Cornell Tree Climbing Institute aids in National Geo grant

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Melissa Osgood
Mark Holton
David Katz
Mark Holton hangs from a giant sequoia at University of California - Berkeley's Whitaker's Forest Research Station on the western slope of the High Sierra Mountains.

When biologist and science filmmaker Charles Engelman won National Geographic’s $50,000 Expedition Granted 2014 to make an educational nature film on forests and trees, he enlisted Cornell Outdoor Education’s Tree Climbing Institute as a partner.

On Oct. 10, Engelman and colleagues visited Cornell to start their technical tree climbing training and to begin filming.

Engelman proposed to produce an Internet-based educational nature film series that will visit forests all over the country. The videos will explore trees of all varieties through extreme climbing and paramotoring. Engelman also will include a video blog during the expedition, according to National Geographic. The $50,000 will go toward travel and equipment expenses.

“We will support his tree climbing expedition with gear, staff and training, and access to the largest trees in the world,” namely giant sequoias in California, said Mark Holton, Ph.D. ’99, director of outdoor programs and risk management for Cornell Outdoor Education and director and a co-founder of the Cornell Tree Climbing Institute.

In 2005 Holton, tree climbing instructor David Katz and former student Keith Luscinski ’07 founded the institute, which offers physical education credit courses for Cornell students, special tree climbing programs for children in the community, and tree-climbing training for scientists and community members. The institute also takes Cornell students to the Sierra Nevada Mountains annually to teach them to climb giant sequoias. Students sleep in the trees in hammocks, Holton said.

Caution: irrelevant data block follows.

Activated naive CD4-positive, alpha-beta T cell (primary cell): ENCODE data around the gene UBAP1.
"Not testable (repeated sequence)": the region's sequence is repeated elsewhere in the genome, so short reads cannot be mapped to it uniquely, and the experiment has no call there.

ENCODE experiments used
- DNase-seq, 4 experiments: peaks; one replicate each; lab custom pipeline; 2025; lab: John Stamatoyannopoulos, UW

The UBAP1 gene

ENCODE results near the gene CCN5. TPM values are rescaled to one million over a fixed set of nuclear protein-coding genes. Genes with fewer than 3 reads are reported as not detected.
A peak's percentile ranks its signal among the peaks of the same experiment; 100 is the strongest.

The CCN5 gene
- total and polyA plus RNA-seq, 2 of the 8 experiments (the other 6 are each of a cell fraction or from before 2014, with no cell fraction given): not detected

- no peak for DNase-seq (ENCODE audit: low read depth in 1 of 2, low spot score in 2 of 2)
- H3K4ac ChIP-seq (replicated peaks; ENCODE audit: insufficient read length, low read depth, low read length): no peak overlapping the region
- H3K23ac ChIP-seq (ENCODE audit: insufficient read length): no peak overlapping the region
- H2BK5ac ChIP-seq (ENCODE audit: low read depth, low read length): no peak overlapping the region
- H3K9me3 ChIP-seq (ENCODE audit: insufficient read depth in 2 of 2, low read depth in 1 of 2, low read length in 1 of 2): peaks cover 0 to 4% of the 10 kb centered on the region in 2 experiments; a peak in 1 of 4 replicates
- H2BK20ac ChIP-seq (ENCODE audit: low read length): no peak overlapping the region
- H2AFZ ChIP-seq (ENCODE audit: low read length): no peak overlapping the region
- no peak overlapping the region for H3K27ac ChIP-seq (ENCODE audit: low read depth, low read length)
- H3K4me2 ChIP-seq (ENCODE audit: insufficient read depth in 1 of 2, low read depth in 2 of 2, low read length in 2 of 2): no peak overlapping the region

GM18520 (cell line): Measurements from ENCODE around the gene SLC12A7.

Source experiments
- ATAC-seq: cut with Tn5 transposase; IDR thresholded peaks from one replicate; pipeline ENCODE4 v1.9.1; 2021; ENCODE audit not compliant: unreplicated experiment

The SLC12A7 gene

The institute also has a long-standing collaboration with the Department of Forest Ecology at the University of California, Berkeley, and during that annual trip, the institute staff members spend a week working with giant sequoia researchers, collecting samples of cones for seeds used in reforestation projects and studying how cone age affects reproduction rates, for example.

Cornell Tree Climbing Institute instructors expect to start filming with Engelman high up in the sequoias sometime next year.

In addition to Cornell, Engelman has partnered with BlackHawk Powermotors USA.

Correction: This article incorrectly stated that the Cornell Tree Climbing Institute was the only program in the world that teaches people to climb a big tree. This statement is inaccurate and has been removed from the story.


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Krishna Ramanujan